(related to Proposition: Prop. 12.08: Volumes of Similar Tetrahedra are in Cubed Ratio of Corresponding Sides)

- Let there be similar, and similarly laid out, pyramids whose bases are triangles $ABC$ and $DEF$, and apexes the points $G$ and $H$ (respectively).
- I say that pyramid $ABCG$ has to pyramid $DEFH$ the cubed ratio of that $BC$ (has) to $EF$.

- For let the parallelepiped solids $BGML$ and $EHQP$ have been completed.
- And since pyramid $ABCG$ is similar to pyramid $DEFH$, angle $ABC$ is thus equal to angle $DEF$, and $GBC$ to $HEF$, and $ABG$ to $DEH$.
- And as $AB$ is to $DE$, so $BC$ (is) to $EF$, and $BG$ to $EH$ [Def. 11.9] .
- And since as $AB$ is to $DE$, so $BC$ (is) to $EF$, and (so) the sides around equal angles are proportional, parallelogram $BM$ is thus similar to paralleleogram $EQ$.
- So, for the same (reasons), $BN$ is also similar to $ER$, and $BK$ to $EO$.
- Thus, the three (parallelograms) $MB$, $BK$, and $BN$ are similar to the three (parallelograms) $EQ$, $EO$, $ER$ (respectively).
- But, the three (parallelograms) $MB$, $BK$, and $BN$ are (both) equal and similar to the three opposite (parallelograms), and the three (parallelograms) $EQ$, $EO$, and $ER$ are (both) equal and similar to the three opposite (parallelograms) [Prop. 11.24].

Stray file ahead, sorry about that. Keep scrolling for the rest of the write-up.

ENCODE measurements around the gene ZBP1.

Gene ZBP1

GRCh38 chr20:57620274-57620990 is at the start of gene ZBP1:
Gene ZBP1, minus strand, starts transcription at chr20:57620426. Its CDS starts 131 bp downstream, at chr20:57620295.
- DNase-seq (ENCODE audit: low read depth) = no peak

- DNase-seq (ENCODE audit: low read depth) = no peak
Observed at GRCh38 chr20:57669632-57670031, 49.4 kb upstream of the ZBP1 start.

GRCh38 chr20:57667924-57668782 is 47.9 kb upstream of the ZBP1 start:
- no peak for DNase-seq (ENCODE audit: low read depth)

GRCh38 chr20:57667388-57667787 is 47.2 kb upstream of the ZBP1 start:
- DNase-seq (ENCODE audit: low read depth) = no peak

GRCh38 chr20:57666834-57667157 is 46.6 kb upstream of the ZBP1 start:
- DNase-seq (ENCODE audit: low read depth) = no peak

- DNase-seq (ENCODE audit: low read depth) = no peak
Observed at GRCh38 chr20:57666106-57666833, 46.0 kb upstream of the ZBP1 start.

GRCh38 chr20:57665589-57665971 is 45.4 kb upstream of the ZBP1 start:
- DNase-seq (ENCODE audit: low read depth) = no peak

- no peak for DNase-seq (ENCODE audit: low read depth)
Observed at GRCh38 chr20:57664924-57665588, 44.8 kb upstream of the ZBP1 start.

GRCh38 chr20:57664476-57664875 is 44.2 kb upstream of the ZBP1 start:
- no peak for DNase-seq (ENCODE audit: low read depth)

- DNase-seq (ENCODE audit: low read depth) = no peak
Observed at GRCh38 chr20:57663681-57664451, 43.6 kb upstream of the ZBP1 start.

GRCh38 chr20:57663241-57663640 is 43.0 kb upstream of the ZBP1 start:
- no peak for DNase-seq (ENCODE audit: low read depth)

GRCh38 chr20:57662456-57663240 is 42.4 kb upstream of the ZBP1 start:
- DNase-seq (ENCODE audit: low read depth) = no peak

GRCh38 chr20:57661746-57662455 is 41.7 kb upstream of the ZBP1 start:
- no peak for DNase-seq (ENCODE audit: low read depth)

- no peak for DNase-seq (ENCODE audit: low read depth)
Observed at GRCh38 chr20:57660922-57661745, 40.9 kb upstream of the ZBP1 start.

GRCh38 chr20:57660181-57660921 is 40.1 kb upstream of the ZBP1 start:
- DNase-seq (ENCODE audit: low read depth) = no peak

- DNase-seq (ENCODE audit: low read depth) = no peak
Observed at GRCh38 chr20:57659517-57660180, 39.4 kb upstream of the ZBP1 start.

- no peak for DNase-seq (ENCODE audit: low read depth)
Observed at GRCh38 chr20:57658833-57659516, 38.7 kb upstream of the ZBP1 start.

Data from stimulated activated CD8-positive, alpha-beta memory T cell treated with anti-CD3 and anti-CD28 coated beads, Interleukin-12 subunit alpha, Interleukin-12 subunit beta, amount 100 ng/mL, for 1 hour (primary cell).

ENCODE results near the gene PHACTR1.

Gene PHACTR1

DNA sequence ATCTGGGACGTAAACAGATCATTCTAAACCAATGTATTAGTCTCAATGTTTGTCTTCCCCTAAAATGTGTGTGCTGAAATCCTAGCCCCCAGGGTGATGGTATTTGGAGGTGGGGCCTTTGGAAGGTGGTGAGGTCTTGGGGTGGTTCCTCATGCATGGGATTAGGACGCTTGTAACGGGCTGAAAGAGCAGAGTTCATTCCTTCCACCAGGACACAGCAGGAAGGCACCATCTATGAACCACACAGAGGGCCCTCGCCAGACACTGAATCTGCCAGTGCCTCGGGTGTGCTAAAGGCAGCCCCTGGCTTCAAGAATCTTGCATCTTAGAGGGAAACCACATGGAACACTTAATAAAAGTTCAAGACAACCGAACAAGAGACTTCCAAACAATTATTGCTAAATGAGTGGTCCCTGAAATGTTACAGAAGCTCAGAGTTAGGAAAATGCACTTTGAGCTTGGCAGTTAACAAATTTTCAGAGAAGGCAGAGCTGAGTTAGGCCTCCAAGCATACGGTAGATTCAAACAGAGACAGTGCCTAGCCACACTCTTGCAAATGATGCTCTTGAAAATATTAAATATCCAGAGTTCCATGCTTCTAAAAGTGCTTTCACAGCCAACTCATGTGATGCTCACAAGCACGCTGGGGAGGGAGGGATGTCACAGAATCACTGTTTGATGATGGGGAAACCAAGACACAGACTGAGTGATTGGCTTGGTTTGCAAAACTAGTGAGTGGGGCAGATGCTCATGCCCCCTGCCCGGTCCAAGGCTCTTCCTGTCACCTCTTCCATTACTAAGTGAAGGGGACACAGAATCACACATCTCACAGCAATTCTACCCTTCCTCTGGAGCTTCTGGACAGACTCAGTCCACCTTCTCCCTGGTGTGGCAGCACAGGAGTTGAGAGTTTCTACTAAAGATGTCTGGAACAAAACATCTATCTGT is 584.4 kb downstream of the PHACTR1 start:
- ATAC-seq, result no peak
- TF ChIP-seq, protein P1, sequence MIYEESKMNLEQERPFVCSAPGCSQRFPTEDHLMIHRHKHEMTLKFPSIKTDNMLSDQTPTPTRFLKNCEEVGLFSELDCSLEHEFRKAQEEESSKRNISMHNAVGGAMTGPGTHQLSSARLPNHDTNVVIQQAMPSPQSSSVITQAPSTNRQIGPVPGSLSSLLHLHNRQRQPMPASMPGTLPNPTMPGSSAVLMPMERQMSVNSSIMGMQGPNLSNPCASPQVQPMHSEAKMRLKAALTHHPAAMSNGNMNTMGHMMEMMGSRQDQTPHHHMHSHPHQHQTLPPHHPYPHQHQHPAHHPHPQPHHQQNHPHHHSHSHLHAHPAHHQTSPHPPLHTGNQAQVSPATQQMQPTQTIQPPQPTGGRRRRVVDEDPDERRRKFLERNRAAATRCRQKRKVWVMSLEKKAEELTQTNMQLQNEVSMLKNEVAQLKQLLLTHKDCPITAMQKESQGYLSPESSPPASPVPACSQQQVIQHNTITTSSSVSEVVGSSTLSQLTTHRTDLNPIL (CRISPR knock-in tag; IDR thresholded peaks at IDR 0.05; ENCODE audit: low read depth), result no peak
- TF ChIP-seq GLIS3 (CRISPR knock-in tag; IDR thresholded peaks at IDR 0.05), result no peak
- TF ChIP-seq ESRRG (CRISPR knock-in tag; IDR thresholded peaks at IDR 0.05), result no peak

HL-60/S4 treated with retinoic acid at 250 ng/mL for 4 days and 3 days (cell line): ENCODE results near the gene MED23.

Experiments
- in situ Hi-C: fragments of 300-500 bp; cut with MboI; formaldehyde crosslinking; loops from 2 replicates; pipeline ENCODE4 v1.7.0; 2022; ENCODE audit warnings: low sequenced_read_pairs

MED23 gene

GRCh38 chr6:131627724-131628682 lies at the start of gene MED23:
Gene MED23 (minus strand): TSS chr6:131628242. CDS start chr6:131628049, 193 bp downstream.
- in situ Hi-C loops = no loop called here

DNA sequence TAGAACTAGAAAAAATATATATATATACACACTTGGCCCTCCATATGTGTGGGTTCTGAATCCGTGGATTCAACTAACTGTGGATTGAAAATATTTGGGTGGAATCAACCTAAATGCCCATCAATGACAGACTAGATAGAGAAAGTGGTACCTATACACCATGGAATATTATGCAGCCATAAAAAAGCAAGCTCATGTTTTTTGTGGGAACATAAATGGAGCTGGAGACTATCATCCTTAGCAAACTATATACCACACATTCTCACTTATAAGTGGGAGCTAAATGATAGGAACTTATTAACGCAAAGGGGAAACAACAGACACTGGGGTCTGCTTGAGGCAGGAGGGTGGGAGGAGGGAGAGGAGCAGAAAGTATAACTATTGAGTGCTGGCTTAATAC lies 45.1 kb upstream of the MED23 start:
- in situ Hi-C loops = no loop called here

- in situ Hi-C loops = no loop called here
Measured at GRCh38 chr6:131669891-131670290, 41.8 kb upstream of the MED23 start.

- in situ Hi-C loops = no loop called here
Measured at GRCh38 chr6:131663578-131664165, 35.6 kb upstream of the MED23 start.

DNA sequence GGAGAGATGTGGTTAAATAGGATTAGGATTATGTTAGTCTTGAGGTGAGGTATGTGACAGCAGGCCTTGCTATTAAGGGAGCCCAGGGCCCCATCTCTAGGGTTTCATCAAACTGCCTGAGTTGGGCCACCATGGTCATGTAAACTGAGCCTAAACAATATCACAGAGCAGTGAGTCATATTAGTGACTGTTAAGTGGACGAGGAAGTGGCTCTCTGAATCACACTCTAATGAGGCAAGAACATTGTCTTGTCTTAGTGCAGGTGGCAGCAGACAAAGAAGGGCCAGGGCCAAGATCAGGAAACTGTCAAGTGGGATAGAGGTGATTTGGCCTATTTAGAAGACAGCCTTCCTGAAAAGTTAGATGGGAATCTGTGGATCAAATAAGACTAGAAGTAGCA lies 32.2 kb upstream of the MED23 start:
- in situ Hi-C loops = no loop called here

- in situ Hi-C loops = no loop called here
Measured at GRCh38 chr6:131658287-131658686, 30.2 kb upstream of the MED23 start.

- Thus, the solids $BGML$ and $EHQP$ are contained by equal numbers of similar (and similarly laid out) planes.
- Thus, solid $BGML$ is similar to solid $EHQP$ [Def. 11.9] .
- And similar parallelepiped solids are in the cubed ratio of corresponding sides [Prop. 11.33].
- Thus, solid $BGML$ has to solid $EHQP$ the cubed ratio that the corresponding side $BC$ (has) to the corresponding side $EF$.
- And as solid $BGML$ (is) to solid $EHQP$, so pyramid $ABCG$ (is) to pyramid $DEFH$, inasmuch as the pyramid is the sixth part of the solid, on account of the prism, being half of the parallelepipedal solid [Prop. 11.28], also being three times the pyramid [Prop. 12.7].
- Thus, pyramid $ABCG$ also has to pyramid $DEFH$ the cubed ratio that $BC$ (has) to $EF$.
- (Which is) the very thing it was required to show.∎

**Fitzpatrick, Richard**: Euclid's "Elements of Geometry"